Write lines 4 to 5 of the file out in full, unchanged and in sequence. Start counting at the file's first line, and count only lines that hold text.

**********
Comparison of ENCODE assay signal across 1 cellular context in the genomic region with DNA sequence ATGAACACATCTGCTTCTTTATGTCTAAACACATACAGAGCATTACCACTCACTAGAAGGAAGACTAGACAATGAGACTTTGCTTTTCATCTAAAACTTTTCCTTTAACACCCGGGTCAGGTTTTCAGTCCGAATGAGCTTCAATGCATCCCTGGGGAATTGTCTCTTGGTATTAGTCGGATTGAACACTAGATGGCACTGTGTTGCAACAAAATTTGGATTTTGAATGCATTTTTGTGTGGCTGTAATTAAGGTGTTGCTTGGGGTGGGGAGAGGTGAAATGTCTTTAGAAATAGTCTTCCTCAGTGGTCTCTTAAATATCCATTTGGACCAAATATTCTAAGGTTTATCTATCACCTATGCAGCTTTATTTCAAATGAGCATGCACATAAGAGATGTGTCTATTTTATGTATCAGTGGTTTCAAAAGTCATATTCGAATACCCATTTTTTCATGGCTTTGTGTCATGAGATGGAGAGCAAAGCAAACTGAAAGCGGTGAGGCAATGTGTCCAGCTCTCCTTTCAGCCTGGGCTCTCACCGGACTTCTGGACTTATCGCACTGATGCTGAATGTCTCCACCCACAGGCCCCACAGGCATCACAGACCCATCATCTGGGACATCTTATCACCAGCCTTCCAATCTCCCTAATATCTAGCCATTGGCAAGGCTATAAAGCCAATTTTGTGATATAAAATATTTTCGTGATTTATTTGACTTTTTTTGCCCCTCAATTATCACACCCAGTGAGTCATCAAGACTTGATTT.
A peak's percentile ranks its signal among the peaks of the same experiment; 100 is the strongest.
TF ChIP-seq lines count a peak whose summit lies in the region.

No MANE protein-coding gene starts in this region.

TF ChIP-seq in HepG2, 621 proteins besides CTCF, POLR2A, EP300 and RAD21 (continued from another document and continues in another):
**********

No MANE protein-coding gene starts in this region.

TF ChIP-seq in HepG2, 621 proteins besides CTCF, POLR2A, EP300 and RAD21 (continued from another document and continues in another):